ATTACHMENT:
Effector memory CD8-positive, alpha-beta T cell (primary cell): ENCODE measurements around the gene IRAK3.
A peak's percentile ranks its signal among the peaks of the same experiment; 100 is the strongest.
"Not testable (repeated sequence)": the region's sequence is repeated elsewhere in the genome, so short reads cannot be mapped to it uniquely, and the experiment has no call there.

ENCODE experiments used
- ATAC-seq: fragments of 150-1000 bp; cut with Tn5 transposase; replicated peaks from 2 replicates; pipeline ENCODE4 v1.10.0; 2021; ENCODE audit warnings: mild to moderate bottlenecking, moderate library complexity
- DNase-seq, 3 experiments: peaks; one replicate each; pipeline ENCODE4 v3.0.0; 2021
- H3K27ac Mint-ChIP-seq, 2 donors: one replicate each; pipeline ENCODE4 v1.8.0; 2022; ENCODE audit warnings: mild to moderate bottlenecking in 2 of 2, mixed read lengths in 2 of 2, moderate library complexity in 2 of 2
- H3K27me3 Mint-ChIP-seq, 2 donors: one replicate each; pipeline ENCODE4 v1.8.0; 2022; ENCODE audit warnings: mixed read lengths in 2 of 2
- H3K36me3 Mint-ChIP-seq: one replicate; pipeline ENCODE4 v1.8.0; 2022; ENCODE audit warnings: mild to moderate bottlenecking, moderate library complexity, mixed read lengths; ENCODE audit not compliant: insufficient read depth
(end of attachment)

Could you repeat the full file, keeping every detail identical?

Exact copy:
Effector memory CD8-positive, alpha-beta T cell (primary cell): ENCODE measurements around the gene IRAK3.
A peak's percentile ranks its signal among the peaks of the same experiment; 100 is the strongest.
"Not testable (repeated sequence)": the region's sequence is repeated elsewhere in the genome, so short reads cannot be mapped to it uniquely, and the experiment has no call there.

ENCODE experiments used
- ATAC-seq: fragments of 150-1000 bp; cut with Tn5 transposase; replicated peaks from 2 replicates; pipeline ENCODE4 v1.10.0; 2021; ENCODE audit warnings: mild to moderate bottlenecking, moderate library complexity
- DNase-seq, 3 experiments: peaks; one replicate each; pipeline ENCODE4 v3.0.0; 2021
- H3K27ac Mint-ChIP-seq, 2 donors: one replicate each; pipeline ENCODE4 v1.8.0; 2022; ENCODE audit warnings: mild to moderate bottlenecking in 2 of 2, mixed read lengths in 2 of 2, moderate library complexity in 2 of 2
- H3K27me3 Mint-ChIP-seq, 2 donors: one replicate each; pipeline ENCODE4 v1.8.0; 2022; ENCODE audit warnings: mixed read lengths in 2 of 2
- H3K36me3 Mint-ChIP-seq: one replicate; pipeline ENCODE4 v1.8.0; 2022; ENCODE audit warnings: mild to moderate bottlenecking, moderate library complexity, mixed read lengths; ENCODE audit not compliant: insufficient read depth